19 March 2017

Startup Strategy: Opportunity of Digital Trust in a New Era...

The startup ecosystem of new ideas for SaaS platforms or mission based digital solutions are becoming evermore robust, in our growing economy.  As a result, Operational Risk professionals are more in demand to help new co-founders adapt to the legal, compliance and consumer transparency requirements, that will soon descend upon them.

It makes sense, that when you are starting a new company you first are focused on the product/mission and who the intended market or user will be.  Yet soon after this is defined and the "Go-to-Market" strategy is in place, there is a tremendous amount of Operational Risk design and implementation of internal capabilities, that will be required.  In just Social Media, here is just one example:
"As social networks continue to mature, they increasingly take on roles they may not have anticipated. Moderating graphic imagery and hate speech, working to address trolling and harassment, and dealing with dissemination of fake news puts companies like Facebook and Twitter in powerful societal positions. Now, Facebook has acknowledged yet another challenge: Keeping your data safe from surveillance. That’s harder than it may sound. When you post something publicly on a social network, anyone can view it—including law enforcement or federal agencies."
Since the dawn of the Internet, new startup companies have been developing algorithms and bots to scour the vast landscape of "data oceans" for relevant content.  As public Internet tools, databases and consumer-oriented web sites were developed for even Blogs (Blogger.com) such as this one, other companies were figuring out how to capture the data content in their searchable systems.

Years later, startups developed ways to develop the API as a new product-set, so that other companies could embed and utilize a set of data or capability and have it more integrated with a new set of functionality or service mission.  What is one company in this category focused on Twitter?  Gnip.com:
"PowerTrack provides customers with the ability to filter a data source’s full firehose, and only receive the data that they or their customers are interested in. This is accomplished by applying Gnip’s PowerTrack filtering language to match Tweets based on a wide variety of attributes, including user attributes, geo-location, language, and many others. Using PowerTrack rules to filter a data source ensures that customers receive all of the data, and only the data they need for your app."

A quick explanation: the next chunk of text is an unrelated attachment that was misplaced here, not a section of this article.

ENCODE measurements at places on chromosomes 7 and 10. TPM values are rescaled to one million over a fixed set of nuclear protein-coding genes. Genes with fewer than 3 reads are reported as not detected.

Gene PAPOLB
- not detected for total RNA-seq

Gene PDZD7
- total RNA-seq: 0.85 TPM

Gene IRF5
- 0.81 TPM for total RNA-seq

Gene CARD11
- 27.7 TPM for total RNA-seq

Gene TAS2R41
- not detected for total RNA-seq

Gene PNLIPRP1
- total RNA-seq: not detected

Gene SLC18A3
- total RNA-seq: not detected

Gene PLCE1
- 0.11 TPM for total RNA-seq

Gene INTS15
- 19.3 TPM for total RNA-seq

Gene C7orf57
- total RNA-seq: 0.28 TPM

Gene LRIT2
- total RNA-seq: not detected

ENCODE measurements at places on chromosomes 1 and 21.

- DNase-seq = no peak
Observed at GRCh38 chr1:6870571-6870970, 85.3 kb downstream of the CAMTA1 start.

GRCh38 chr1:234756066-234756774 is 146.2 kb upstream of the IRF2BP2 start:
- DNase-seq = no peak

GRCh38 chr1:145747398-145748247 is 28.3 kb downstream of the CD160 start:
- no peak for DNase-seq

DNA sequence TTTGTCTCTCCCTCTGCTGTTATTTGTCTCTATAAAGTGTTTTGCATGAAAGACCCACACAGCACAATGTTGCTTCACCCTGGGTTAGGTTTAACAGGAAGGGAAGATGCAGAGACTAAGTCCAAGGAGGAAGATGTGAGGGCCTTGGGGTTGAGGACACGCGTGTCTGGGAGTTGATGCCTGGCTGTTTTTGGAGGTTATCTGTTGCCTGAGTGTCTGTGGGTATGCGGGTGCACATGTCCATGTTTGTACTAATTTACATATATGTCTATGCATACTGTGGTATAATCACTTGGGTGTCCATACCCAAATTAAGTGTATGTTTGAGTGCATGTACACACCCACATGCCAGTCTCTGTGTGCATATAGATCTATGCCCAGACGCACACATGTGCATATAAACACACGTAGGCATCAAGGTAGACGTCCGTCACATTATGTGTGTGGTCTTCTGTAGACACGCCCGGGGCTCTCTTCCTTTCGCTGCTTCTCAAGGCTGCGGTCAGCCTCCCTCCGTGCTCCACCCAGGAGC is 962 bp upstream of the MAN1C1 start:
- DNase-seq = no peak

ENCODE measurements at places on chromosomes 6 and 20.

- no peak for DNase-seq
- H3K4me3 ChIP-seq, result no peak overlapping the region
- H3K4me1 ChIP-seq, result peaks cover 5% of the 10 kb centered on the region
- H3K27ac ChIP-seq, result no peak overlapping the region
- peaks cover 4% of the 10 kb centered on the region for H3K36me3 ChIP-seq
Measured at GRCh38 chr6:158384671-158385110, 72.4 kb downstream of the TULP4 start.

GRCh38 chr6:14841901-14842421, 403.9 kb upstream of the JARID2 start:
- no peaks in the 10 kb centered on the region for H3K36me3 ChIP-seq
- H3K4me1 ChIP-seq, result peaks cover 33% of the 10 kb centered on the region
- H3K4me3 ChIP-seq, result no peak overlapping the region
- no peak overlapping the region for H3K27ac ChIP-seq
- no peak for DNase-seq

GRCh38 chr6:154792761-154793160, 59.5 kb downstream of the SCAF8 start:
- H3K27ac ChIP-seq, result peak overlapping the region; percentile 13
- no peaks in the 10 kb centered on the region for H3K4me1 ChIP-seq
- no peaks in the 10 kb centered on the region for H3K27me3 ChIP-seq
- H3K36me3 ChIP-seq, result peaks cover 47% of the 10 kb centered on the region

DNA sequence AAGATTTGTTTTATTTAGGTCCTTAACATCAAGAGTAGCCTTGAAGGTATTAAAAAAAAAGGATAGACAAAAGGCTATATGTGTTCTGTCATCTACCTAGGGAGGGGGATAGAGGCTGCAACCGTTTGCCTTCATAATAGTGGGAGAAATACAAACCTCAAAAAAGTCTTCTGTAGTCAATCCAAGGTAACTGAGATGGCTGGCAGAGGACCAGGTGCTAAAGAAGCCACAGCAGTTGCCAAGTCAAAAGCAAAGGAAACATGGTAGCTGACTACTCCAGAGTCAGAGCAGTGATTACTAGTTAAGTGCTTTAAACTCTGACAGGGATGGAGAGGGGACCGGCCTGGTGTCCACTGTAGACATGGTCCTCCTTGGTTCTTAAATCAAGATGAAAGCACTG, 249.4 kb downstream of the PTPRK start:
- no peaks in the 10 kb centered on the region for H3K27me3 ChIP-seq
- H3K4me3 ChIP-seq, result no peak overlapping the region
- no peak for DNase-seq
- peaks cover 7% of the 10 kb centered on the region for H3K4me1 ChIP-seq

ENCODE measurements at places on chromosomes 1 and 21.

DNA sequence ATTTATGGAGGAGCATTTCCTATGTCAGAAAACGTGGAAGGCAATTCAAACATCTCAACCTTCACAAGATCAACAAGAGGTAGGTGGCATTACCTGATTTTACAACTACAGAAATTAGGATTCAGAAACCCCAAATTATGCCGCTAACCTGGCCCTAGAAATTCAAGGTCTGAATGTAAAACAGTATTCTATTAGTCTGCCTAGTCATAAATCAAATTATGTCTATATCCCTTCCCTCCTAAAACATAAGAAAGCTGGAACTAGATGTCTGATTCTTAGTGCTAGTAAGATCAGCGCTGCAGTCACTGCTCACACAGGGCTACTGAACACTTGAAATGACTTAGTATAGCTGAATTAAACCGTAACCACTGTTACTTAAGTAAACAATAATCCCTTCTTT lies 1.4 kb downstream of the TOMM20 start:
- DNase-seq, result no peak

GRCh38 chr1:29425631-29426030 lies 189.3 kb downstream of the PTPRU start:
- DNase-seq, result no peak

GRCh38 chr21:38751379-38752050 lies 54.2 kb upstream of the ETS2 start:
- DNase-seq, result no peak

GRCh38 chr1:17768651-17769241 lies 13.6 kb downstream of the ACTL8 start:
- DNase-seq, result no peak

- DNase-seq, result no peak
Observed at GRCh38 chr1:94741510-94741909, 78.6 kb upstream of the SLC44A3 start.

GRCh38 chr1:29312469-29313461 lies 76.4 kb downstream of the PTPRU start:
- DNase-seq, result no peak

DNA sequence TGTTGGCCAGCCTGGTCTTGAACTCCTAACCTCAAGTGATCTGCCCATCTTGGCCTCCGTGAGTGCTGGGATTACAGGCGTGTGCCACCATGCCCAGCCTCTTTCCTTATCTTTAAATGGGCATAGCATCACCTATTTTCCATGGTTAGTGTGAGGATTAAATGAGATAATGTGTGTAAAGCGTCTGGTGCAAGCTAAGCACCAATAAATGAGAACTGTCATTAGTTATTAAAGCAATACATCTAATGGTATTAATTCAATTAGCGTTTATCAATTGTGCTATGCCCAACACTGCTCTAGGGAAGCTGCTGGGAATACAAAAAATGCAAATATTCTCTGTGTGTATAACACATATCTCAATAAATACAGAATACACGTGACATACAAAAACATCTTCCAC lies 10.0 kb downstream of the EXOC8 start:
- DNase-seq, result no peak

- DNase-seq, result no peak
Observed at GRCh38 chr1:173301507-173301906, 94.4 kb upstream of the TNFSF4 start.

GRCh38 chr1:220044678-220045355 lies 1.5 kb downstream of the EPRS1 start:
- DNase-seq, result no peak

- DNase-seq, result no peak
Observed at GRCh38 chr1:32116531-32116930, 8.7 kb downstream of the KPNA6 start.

So what?

If you are a startup company that is planning on a pledge to your customers to "Keeping your data safe from surveillance," just as the juggernaut Facebook is also currently doing, you have a tremendous amount of work and new processes/systems to get in place.  You are embarking not only on the steep growth curve of adding new customers and revenue; you are simultaneously under the mandate to help achieve a higher level of "Digital Trust" with those same customers.

Developing the policy alone is only the start.  Here is how Twitter is addressing it:

"To be clear: We prohibit developers using the Public APIs and Gnip data products from allowing law enforcement — or any other entity — to use Twitter data for surveillance purposes. Period. The fact that our Public APIs and Gnip data products provide information that people choose to share publicly does not change our policies in this area. And if developers violate our policies, we will take appropriate action, which can include suspension and termination of access to Twitter’s Public APIs and data products."

How Facebook and Twitter and Snapchat or LinkedIn and all of the hundreds of Social Media companies will scale up enforcement, is now the big question.  Maybe they have the deep pockets and resources to build and operate their "Digital Trust" business unit.  What about the new startup with only 6 or 7 figures in the bank from a seed or even "A" round of funding?

The policy implications and new federal laws being drafted in the United States and the European Union may be good indicators of where the future requirements will be defined for a new startup.  In the EU this week, the G20 finance ministers are converging on the topic of "Cyber Crime" soon after a recent indictment:
"Two intelligence agents from Russia, another G20 member, with masterminding the 2014 theft of 500 million Yahoo accounts. The indictment was the first time U.S. authorities have criminally charged Russian spies for cyber offences including for computer fraud, economic espionage, theft of trade secrets, and wire fraud."
How will the new startup who is focused on addressing transparency, privacy, and surveillance now "Enable Digital Trust of  Global Enterprises."  Here is a glimpse from the latest PwC CEO Survey:

"Yet, if forfeiting people’s trust is a sure-fire route to failure, earning their trust is the single biggest enabler of success. As an example, the progression from assisted to augmented to autonomous intelligence depends on how much consumers and regulators trust machines to operate on their own. That, in turn, depends on whether those who create the machines have the right risk and governance structures, the means to verify and validate their claims independently and the mechanisms to engage effectively with stakeholders."